Substitute Kris Doolan proved the difference as Partick Thistle beat an unambitious Hamilton 2-0 in the Ladbrokes Scottish Premiership.
Both these sides had advanced to the Scottish Cup quarter-finals over the previous week but the economics of the Premiership being what they are, this game was probably of far greater importance to each of them. Thistle were the ones who deservedly prevailed, preserving an unbeaten record against Accies that now stretches to 11 games. In so doing they stepped up their pursuit of a top six finish, while for the visitors the struggle to keep their heads above the drop zone continues.
Despite Thistle holding the upper hand, there have been a preponderance of draws in these meetings, and for 45 minutes yesterday it looked like we were heading for a wholly uninteresting stalemate. However, some astute tactical tweaking and substitutions by the hosts’ Alan Archibald changed the complexion of the game – in particular the introduction of Kris Doolan at half-time was pivotal, the hard- working striker scoring both goals as they made their new- found dominance count.
“It wasn’t a great game of football – we’ve lost games and played better than that,” admitted the Thistle manager. “We’re delighted with the victory though. We changed our shape halfway through the first half, and then brought on Chris Erskine to get the ball into the wide areas and pass it. He and Doolan gave us a major lift.
“There was so much at stake and I think that’s why our performance was so bad at first. It’s a massive three points.”
It was hard to shine a light on an arid first half and to uncover anything worth noting. Thistle were patient enough in their probing, which was to be lauded, but too often there was no end product, with most decent moves expiring with a misplaced pass. The visitors generally sat back and soaked it up, well marshalled by the wise old head of Massimo Donati.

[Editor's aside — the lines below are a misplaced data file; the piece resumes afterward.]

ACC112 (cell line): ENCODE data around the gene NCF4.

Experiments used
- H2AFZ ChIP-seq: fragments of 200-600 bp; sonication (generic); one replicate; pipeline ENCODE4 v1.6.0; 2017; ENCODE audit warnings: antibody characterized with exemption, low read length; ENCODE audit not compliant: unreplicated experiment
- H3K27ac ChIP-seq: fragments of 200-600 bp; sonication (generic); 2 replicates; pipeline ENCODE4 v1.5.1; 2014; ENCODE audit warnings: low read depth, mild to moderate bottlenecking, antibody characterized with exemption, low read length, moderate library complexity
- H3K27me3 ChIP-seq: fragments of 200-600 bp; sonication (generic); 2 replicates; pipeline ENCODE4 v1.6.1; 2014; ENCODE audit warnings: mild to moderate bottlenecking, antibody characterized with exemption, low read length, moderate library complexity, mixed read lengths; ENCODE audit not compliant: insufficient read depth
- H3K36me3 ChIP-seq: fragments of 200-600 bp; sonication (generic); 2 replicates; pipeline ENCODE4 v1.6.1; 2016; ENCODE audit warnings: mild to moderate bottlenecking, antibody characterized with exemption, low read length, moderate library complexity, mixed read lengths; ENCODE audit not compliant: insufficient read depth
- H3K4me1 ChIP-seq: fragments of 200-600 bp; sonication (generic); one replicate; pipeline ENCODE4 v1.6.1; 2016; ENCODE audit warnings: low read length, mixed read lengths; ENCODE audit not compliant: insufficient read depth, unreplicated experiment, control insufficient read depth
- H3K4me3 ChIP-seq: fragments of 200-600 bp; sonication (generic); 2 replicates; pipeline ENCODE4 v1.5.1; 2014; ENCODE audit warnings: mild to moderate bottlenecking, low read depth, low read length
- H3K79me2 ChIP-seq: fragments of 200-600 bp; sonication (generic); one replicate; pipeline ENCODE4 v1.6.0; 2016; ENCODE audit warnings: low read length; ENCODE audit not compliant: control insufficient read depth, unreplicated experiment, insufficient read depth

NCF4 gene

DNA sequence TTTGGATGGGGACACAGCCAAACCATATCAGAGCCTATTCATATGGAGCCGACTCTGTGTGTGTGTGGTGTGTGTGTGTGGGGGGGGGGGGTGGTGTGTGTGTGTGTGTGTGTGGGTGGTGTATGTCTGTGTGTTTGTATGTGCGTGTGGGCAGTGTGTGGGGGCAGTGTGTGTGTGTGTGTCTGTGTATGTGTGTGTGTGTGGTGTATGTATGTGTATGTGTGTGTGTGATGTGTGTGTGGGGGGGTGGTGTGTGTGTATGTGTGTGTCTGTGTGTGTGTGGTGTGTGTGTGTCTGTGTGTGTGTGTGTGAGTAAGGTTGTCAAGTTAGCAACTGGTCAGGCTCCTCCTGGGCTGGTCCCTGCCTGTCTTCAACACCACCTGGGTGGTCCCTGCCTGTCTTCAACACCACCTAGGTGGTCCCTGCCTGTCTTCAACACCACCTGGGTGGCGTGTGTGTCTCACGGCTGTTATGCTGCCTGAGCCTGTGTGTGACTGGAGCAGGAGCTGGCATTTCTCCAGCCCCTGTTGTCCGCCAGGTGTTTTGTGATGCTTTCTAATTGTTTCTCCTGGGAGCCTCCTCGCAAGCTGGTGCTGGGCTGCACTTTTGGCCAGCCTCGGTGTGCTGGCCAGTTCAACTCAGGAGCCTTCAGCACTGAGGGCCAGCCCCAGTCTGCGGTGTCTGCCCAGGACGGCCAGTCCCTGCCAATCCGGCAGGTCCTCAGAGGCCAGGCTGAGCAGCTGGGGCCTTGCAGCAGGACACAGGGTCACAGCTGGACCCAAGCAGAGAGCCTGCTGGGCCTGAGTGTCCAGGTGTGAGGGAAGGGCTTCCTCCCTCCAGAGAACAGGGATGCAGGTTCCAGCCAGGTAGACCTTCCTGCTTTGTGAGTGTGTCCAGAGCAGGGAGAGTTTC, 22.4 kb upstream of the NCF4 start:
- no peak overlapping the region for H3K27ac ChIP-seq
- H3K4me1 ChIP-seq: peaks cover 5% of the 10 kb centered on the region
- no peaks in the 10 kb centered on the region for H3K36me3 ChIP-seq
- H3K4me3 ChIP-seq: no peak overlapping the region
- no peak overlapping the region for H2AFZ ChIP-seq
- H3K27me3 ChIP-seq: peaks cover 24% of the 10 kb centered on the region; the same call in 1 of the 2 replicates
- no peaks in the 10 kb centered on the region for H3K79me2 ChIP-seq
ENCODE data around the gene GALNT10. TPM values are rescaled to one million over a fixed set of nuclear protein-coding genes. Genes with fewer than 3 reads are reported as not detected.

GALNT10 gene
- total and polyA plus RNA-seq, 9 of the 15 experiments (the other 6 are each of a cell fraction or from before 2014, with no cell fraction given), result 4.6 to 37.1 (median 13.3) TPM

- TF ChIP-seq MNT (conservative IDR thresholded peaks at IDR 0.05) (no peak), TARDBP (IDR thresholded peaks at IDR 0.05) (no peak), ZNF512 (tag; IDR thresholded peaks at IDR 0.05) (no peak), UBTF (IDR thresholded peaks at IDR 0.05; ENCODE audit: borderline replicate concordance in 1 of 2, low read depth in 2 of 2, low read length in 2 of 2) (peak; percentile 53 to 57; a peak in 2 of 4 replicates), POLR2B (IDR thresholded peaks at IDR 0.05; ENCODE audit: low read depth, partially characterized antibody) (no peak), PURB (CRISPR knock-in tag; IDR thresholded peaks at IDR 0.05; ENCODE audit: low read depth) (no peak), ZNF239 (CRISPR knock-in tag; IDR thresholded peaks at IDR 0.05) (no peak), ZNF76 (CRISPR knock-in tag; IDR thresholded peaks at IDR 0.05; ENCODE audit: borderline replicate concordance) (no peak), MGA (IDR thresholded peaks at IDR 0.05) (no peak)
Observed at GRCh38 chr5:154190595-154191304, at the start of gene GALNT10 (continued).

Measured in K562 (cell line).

As so often happens in these tightly contested affairs, it was actually the Lanarkshire men who nearly snatched the lead before the interval when, after a rare bit of pressure on the home goal, Danny Redmond glided a header wide of the upright by the finest of margins.
Archibald clearly didn’t fancy another 45 minutes of mundane dreariness and had to be credited for making judicious use of his bench. Doolan replaced David Amoo and shortly afterwards Erskine was brought on for Ade Azeez. There was a readily discernible change in the tide of the game, with Thistle beginning to stretch the previously assured Accies rearguard and drawing some meaty and cynical challenges as a result. Darian MacKinnon clattered Callum Booth and Michael Devlin put in a dubious-looking challenge on Abdul Osman.
More significantly, the pressure was ratcheted up on Gary Woods’ goal, with the keeper making an astonishing save to beat away a Danny Devine header, although Liam Lindsay should have then stuck away the loose ball. Moments later though Thistle did find the back of the net, Erskine getting to the goal-line and floating over a perfectly weighted cross for Doolan to head home.
The onus was on Accies to come up with a Plan B but there was nothing to show. They had hardly made any meaningful headway towards Tomas Cerny’s goal when they fell further behind in near identical fashion to Thistle’s opener. This time it was Booth supplying the cross and there, once again lurking in the six-yard box, was Doolan to bury it. Another share of the spoils was never going to happen after that.
“I thought it was a poor game overall,” sighed Accies manager Martin Canning, “but we’ve been done by two crosses into the box that we didn’t defend.”